Subsec. (k). Pub. L. 114–255, § 14021, added subsec. (k).

Subsec. (l). Pub. L. 114–255, § 14022, added subsec. (l).

Subsecs. (m), (n). Pub. L. 114–255, § 14029, added subsecs. (m) and (n).

Subsec. (o). Pub. L. 114–255, § 14005(1), redesignated subsec. (j) as (o).

Subsec. (o)(1)(C). Pub. L. 114–255, § 14018(1), substituted “2017 through 2021” for “2009 through 2014”.

Subsec. (o)(3). Pub. L. 114–255, § 14018(2), added par. (3).

2008—Subsec. (c). Pub. L. 110–416, § 3(c), amended subsec. (c) generally. Prior to amendment, text read as follows:

“The Attorney General, in awarding funds under this section, shall give priority to applications that—

“(1) demonstrate the strongest commitment to ensuring that such funds are used to promote both public health and public safety;

“(2) demonstrate the active participation of each co-applicant in the administration of the collaboration program;

“(3) document, in the case of an application for a grant to be used in whole or in part to fund treatment services for adults or juveniles during periods of incarceration or detention, that treatment programs will be available to provide transition and re-entry services for such individuals; and

“(4) have the support of both the Attorney General and the Secretary.”

Subsec. (h). Pub. L. 110–416, § 4(2), added subsec. (h). Former subsec. (h) redesignated (i).

Pub. L. 110–416, § 3(b), designated existing provisions as par. (1), inserted heading, redesignated former pars. (1) to (3) as subpars. (A) to (C), respectively, realigned margins, and added par. (2).

Pub. L. 110–416, § 3(a), substituted “for each of the fiscal years 2006 and 2007; and” for “for fiscal years 2006 through 2009.” in par. (2) and added par. (3).

Subsec. (i). Pub. L. 110–416, § 4(1), redesignated subsec. (h) as (i).

Findings

Pub. L. 110–416, § 2, Oct. 14, 2008, 122 Stat. 4352, provided that:

“Congress finds the following:
“(1)
Communities nationwide are struggling to respond to the high numbers of people with mental illnesses involved at all points in the criminal justice system.
“(2)
A 1999 study by the Department of Justice estimated that 16 percent of people incarcerated in prisons and jails in the United States, which is more than 300,000 people, suffer from mental illnesses.
“(3)
Los Angeles County Jail and New York’s Rikers Island jail complex hold more people with mental illnesses than the largest psychiatric inpatient facilities in the United States.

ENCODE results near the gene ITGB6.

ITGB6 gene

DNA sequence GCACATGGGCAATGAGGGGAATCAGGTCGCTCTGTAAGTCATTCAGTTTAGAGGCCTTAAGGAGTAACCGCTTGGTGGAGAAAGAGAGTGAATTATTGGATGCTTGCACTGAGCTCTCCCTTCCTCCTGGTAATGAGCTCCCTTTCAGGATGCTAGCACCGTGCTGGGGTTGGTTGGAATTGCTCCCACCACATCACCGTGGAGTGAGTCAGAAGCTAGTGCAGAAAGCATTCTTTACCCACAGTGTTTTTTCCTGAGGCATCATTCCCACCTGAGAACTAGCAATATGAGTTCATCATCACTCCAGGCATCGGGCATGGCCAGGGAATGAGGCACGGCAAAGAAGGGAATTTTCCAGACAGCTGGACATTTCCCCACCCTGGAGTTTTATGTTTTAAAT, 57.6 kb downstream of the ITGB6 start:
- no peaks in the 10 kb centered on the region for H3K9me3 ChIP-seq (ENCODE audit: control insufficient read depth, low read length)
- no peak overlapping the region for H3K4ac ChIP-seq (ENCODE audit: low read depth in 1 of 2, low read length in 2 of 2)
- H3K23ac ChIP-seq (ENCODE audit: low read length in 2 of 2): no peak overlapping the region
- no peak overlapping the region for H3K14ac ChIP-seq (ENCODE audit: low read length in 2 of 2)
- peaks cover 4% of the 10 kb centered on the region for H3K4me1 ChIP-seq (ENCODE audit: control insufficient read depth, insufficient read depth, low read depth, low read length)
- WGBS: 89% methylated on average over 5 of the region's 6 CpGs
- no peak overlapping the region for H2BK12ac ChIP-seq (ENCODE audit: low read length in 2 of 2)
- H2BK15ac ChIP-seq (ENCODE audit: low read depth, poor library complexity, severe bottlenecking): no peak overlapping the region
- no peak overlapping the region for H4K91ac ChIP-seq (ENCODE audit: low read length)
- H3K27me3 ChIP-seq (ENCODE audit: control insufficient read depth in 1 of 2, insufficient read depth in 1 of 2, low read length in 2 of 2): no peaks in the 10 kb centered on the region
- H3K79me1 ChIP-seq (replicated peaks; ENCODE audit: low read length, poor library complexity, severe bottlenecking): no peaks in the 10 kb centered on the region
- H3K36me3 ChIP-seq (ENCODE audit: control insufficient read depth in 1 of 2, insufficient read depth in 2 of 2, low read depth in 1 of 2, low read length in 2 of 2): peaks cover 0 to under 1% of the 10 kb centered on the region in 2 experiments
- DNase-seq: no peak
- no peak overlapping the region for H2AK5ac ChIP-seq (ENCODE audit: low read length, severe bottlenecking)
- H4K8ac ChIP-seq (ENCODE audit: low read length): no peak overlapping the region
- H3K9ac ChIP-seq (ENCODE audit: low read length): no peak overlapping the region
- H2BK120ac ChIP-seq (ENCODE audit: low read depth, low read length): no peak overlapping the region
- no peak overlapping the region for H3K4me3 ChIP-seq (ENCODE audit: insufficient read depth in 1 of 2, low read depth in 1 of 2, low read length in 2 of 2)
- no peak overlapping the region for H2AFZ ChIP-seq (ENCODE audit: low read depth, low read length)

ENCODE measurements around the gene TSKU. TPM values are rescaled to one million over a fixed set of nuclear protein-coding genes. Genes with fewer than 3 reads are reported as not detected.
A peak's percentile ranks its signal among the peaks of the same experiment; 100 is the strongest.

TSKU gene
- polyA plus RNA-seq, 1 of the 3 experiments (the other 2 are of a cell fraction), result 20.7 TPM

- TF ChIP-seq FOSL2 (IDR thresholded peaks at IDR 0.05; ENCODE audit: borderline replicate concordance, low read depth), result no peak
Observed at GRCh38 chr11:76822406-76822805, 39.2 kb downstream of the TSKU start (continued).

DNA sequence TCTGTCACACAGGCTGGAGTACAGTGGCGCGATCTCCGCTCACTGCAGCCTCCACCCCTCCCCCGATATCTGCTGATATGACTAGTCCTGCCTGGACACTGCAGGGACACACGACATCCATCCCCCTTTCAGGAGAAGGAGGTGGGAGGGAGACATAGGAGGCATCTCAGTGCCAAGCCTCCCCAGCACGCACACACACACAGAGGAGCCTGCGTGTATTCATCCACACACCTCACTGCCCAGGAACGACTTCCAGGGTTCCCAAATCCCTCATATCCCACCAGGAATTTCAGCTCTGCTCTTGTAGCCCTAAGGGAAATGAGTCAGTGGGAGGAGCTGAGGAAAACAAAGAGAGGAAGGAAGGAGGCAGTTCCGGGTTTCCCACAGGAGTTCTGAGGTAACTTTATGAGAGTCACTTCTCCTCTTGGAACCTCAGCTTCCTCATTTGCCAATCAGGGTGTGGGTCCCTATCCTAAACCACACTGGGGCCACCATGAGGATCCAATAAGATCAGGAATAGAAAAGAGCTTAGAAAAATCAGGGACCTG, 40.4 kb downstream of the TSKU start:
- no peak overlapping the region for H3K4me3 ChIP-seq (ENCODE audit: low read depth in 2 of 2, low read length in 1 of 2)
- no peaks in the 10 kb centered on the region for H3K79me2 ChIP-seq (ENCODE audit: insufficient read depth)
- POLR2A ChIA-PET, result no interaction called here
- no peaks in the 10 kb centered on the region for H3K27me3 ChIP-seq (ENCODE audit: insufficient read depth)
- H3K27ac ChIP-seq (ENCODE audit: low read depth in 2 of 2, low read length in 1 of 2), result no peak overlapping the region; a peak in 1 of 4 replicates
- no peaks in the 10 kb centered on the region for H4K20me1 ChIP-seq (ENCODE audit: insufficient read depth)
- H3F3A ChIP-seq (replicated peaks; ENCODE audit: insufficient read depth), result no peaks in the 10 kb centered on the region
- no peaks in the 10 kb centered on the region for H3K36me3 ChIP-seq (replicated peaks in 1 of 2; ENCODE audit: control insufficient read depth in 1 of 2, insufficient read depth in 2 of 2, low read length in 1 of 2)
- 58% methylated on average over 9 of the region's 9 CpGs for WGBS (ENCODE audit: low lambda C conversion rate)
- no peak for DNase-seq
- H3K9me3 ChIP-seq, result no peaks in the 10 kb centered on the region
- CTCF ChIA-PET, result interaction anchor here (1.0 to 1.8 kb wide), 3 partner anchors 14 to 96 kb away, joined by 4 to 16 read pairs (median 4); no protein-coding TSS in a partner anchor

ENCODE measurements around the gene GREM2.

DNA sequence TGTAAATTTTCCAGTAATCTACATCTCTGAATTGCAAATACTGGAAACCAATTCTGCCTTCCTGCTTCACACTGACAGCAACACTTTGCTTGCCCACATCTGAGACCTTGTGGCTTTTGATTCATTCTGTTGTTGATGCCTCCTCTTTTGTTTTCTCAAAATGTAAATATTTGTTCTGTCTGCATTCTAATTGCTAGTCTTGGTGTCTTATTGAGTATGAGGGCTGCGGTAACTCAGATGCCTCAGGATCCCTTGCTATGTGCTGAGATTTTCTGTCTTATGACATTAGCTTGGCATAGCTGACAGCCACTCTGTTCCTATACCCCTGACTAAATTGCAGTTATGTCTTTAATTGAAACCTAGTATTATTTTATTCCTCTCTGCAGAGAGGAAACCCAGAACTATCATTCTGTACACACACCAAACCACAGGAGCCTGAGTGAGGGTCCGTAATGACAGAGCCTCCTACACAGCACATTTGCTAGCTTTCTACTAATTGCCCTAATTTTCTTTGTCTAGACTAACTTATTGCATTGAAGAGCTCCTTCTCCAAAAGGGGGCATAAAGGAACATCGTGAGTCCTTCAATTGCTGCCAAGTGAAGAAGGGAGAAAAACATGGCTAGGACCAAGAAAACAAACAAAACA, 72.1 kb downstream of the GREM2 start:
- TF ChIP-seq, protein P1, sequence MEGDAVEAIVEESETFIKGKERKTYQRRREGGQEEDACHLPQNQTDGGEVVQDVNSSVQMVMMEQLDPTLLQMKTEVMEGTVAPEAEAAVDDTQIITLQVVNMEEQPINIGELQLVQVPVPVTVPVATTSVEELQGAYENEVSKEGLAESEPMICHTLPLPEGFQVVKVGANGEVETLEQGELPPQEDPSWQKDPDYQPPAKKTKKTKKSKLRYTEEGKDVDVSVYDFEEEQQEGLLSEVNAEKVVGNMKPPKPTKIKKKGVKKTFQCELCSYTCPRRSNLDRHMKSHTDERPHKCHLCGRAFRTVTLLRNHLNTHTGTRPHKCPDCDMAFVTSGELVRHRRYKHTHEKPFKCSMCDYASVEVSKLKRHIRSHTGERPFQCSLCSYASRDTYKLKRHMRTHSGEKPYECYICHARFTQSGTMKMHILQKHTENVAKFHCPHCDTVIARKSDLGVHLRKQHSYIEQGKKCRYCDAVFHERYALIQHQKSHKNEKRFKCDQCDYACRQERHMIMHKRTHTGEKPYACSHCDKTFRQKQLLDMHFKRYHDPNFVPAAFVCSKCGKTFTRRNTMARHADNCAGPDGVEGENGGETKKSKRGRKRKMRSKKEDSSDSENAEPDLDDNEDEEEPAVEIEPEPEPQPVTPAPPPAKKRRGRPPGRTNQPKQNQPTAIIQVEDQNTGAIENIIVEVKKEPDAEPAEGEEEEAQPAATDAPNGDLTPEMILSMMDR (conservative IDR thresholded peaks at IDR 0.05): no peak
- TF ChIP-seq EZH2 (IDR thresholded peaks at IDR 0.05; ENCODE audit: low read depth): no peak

“(4)
State prisoners with a mental health problem are twice as likely as those without a mental health problem to have been homeless in the year before their arrest.”

Pub. L. 108–414, § 2, Oct. 30, 2004, 118 Stat. 2327, provided that:

“Congress finds the following:
“(1)
According to the Bureau of Justice Statistics, over 16 percent of adults incarcerated in United States jails and prisons have a mental illness.
“(2)
According to the Office of Juvenile Justice and Delinquency Prevention, approximately 20 percent of youth in the juvenile justice system have serious mental health problems, and a significant number have co-occurring mental health and substance abuse disorders.
“(3)
According to the National Alliance for the Mentally Ill, up to 40 percent of adults who suffer from a serious mental illness will come into contact with the American criminal justice system at some point in their lives.
“(4)
According to the Office of Juvenile Justice and Delinquency Prevention, over 150,000 juveniles who come into contact with the juvenile justice system each year meet the diagnostic criteria for at least 1 mental or emotional disorder.
“(5)
A significant proportion of adults with a serious mental illness who are involved with the criminal justice system are homeless or at imminent risk of homelessness, and many of these individuals are arrested and jailed for minor, nonviolent offenses.
“(6)
The majority of individuals with a mental illness or emotional disorder who are involved in the criminal or juvenile justice systems are responsive to medical and psychological interventions that integrate treatment, rehabilitation, and support services.
“(7)
Collaborative programs between mental health, substance abuse, and criminal or juvenile justice systems that ensure the provision of services for those with mental illness or co-occurring mental illness and substance abuse disorders can reduce the number of such individuals in adult and juvenile corrections facilities, while providing improved public safety.”

Purpose

Pub. L. 108–414, § 3, Oct. 30, 2004, 118 Stat. 2328, provided that:

“The purpose of this Act [see Short Title of 2004 Amendment note set out under section 3711 of this title] is to increase public safety by facilitating collaboration among the criminal justice, juvenile justice, mental health treatment, and substance abuse systems. Such collaboration is needed to—
“(1)
protect public safety by intervening with adult and juvenile offenders with mental illness or co-occurring mental illness and substance abuse disorders;
“(2)
provide courts, including existing and new mental health courts, with appropriate mental health and substance abuse treatment options;
“(3)
maximize the use of alternatives to prosecution through graduated sanctions in appropriate cases involving nonviolent offenders with mental illness;
“(4)
promote adequate training for criminal justice system personnel about mental illness and substance abuse disorders and the appropriate responses to people with such illnesses;
“(5)
promote adequate training for mental health and substance abuse treatment personnel about criminal offenders with mental illness or co-occurring substance abuse disorders and the appropriate response to such offenders in the criminal justice system;
“(6)
promote communication among adult or juvenile justice personnel, mental health and co-occurring mental illness and substance abuse disorders treatment personnel, nonviolent offenders with mental illness or co-occurring mental illness and substance abuse disorders, and support services such as housing, job placement, community, faith-based, and crime victims organizations; and
“(7)
promote communication, collaboration, and intergovernmental partnerships among municipal, county, and State elected officials with respect to mentally ill offenders.”